So what does recitation as reading look like? In his article, Arthur Burrell gave these guidelines:
(1). Be very careful about pronunciation.
(2). Let pieces be learnt bit by bit, after a careful explanation has been given.
(3). The child must stand to read. Other positive rules come in here.
(4). A piece once learnt must be occasionally repeated.
He recommended keeping a commonplace book and writing down beautiful passages, poems, and verses.
Recitation as Remembering
In continuing her thoughts about storing the memory with Bible passages, Charlotte Mason said-
“….but the learning of the parable of the Prodigal son, for example, should not be laid on the children as a burden. The whole parable should be read to them in a way to bring out its beauty and tenderness; and then, day by day, the teacher should recite a short passage, perhaps two or three verses, saying it over some three or four times until the children think they know it. Then, but not before, let them recite the passage. Next day the children will recite what they have already learned, and so on, until they are able to say the whole parable.” Home Education, page 253
Leah, I LOVE this post—I LOVE so many things you wrote…..my favorite being “I don’t want to get caught up on the technicalities of Charlotte Mason’s vision and instead focus on the good, the true and the beautiful.” IMHO there is too much calling out of others in the CM world right now for not doing it “right” or being “pure” CM….or squabbling over if CM is or isn’t classical. Or maybe calling out isn’t the right word—but there is an elitist atmosphere in the CM world that was not there when I first began studying CM and homeschooling over 10 years ago now and it really saddens and quite honestly, frustrates me. And this post is a perfect example of how CM methods/expectations can and do vary even by her own words. I just LOVED it. Can’t say it enough. LOL Thank you for sharing your research and thoughts.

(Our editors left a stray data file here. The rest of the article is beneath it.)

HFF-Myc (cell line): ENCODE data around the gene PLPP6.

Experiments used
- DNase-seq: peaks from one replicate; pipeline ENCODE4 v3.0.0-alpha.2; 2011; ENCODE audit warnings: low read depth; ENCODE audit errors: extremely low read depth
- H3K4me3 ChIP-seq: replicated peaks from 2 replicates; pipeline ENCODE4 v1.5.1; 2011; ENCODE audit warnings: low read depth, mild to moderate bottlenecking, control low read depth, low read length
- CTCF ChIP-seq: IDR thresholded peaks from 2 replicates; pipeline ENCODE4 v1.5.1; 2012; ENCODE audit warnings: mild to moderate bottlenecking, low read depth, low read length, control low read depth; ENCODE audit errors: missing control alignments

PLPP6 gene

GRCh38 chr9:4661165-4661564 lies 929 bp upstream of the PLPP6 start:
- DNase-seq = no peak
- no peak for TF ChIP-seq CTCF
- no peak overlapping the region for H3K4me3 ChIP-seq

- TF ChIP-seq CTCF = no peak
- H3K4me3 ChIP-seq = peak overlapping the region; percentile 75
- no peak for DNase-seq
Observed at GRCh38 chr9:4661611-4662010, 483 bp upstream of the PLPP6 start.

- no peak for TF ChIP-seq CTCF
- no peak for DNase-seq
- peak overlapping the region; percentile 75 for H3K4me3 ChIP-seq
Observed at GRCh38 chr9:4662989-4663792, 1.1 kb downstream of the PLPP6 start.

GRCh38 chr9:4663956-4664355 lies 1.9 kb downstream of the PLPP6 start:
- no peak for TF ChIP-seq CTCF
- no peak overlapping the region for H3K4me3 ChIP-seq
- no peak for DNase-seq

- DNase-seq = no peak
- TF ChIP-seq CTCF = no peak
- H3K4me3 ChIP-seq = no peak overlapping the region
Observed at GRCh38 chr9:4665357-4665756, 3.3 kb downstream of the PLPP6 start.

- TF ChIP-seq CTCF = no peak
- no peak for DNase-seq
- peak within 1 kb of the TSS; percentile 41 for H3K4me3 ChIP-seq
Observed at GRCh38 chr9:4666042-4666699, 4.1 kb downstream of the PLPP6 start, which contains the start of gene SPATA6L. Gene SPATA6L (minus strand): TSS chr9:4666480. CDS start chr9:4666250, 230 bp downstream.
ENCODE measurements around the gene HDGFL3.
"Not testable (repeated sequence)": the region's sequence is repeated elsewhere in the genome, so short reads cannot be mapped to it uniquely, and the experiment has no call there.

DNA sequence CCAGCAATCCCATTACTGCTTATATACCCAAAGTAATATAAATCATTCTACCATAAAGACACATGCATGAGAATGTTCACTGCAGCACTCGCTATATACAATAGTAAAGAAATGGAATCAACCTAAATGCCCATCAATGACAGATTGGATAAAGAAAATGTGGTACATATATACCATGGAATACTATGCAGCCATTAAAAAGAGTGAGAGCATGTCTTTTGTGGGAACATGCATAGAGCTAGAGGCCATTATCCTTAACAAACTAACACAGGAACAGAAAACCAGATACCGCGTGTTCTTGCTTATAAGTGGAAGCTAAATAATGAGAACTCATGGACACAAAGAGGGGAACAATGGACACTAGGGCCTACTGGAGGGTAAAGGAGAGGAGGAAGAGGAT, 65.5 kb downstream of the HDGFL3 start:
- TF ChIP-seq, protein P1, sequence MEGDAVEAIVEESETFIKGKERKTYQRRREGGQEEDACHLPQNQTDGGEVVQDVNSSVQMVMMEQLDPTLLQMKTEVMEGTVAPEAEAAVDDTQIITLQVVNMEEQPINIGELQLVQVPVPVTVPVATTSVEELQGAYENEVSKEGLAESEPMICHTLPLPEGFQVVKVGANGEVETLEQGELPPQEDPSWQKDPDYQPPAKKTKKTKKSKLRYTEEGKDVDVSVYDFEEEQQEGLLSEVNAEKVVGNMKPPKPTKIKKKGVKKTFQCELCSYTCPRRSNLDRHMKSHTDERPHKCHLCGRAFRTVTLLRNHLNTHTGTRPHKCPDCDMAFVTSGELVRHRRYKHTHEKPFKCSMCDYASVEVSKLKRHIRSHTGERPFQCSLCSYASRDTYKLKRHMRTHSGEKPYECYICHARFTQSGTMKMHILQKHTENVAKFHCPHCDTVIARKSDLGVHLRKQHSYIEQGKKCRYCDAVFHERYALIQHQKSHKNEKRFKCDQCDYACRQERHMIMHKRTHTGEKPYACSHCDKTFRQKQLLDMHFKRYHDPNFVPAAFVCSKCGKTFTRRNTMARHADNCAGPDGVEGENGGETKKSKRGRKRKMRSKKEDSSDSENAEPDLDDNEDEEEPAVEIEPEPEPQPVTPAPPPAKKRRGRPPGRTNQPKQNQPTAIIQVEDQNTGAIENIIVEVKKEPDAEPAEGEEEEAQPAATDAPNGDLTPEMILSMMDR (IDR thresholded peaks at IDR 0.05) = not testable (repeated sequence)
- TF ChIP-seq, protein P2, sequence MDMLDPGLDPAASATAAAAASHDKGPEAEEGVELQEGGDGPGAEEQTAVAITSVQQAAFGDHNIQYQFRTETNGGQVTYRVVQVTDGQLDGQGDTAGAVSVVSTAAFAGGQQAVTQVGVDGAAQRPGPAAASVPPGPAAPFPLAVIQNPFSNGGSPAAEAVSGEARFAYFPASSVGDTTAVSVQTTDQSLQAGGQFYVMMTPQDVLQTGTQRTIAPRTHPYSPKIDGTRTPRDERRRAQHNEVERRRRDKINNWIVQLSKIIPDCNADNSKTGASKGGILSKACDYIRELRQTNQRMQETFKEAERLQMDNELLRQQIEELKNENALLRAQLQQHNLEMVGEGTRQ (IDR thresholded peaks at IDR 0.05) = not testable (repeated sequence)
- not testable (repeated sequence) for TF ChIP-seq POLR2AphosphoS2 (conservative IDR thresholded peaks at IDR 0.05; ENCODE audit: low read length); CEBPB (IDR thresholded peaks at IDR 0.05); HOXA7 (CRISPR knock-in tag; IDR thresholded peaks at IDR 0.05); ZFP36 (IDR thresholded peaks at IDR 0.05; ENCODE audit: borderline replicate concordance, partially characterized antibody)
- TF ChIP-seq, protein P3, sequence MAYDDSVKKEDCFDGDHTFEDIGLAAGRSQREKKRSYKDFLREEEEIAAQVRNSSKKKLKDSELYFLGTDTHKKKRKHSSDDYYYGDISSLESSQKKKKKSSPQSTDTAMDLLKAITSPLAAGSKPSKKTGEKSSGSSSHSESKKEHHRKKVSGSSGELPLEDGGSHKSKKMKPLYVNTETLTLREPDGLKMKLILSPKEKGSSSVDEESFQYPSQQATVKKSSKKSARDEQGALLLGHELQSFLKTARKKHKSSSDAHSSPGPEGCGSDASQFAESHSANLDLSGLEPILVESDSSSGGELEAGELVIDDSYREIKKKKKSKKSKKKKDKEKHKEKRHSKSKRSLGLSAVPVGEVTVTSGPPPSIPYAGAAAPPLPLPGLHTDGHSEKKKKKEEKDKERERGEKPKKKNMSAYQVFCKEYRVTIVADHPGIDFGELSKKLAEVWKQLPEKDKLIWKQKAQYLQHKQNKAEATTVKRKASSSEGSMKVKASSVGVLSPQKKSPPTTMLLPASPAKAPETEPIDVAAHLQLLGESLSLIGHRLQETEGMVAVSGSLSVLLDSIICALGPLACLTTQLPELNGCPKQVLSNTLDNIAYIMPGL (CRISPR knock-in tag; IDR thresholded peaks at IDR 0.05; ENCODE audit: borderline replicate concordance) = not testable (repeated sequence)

Thank you so much, Kim! The more I read Charlotte Mason’s words, the more contradictions I see in them. I think that she does things like this on purpose so we don’t get too caught up in the how-to’s and instead have to focus on the principles behind her method.
Thank you for this explanation. After listening to a Delectable Education podcast on this topic I concluded that recitation could be reciting beautifully, but in our house that often leads to memorization. By not REQUIRING memorization, it has made the experience of reciting more fun for all of us (ages 37 to 3)! And taken less pressure off of the “teacher.” So much of a CM education is PROCESS oriented, as opposed to RESULTS oriented. All education is self-education, after all. Not requiring memorization seems to fit better into the process and purpose of recitation because even if not ALL of a piece is learned by heart, much of it is.
Oh yes, I can see how not requiring memorization would take the pressure off and make it more enjoyable! Thank you for sharing that with me!